Atrial fibrillation is the most common, clinically relevant arrhythmia encountered in general practice with treatment options that continue to expand. This article provides a brief overview of the various types of atrial fibrillation and focuses predominantly on the currently available nonpharmacological treatment modalities.
- Atrial fibrillation is the most common clinically relevant arrhythmia, which in most patients originates from abnormal ‘triggers’ within the pulmonary veins.
- Medical therapy and nonpharmacological approaches are often used together to treat symptoms of arrhythmia and prevent thromboembolic complications.
- Catheter ablation of atrial fibrillation utilising a pulmonary vein isolation (PVI) is a commonly used and highly effective procedure to treat symptomatic patients, especially if used early.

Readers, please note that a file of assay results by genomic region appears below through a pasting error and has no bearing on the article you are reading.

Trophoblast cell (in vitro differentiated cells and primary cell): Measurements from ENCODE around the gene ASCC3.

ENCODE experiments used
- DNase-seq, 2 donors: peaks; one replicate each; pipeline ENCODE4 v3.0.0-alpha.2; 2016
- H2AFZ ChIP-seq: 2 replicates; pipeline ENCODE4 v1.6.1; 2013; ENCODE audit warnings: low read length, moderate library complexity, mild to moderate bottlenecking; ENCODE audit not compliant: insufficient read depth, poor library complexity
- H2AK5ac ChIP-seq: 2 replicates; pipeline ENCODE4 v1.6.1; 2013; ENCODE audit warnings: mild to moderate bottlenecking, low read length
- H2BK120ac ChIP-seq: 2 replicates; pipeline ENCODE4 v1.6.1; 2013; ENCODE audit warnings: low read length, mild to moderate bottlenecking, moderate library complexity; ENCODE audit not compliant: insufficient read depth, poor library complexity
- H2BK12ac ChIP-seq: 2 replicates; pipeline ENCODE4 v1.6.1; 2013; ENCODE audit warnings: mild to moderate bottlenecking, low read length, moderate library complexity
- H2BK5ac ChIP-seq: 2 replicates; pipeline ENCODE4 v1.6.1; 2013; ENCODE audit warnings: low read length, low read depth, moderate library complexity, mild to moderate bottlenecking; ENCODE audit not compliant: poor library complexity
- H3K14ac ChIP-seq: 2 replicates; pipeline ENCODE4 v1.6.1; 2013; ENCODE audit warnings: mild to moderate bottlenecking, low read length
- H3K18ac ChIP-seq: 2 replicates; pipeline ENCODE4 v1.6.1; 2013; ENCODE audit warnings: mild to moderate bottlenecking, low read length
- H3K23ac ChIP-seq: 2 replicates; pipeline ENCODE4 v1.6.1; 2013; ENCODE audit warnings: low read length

- An ablation of the atrioventricular node and a pacemaker insertion can be useful in improving symptoms in patients who remain symptomatic despite all other treatment attempts.
- Left atrial appendage occlusion devices can be effective in reducing thromboembolic complications if anticoagulation is contraindicated.
Picture credit: © Kevin A. Somerville.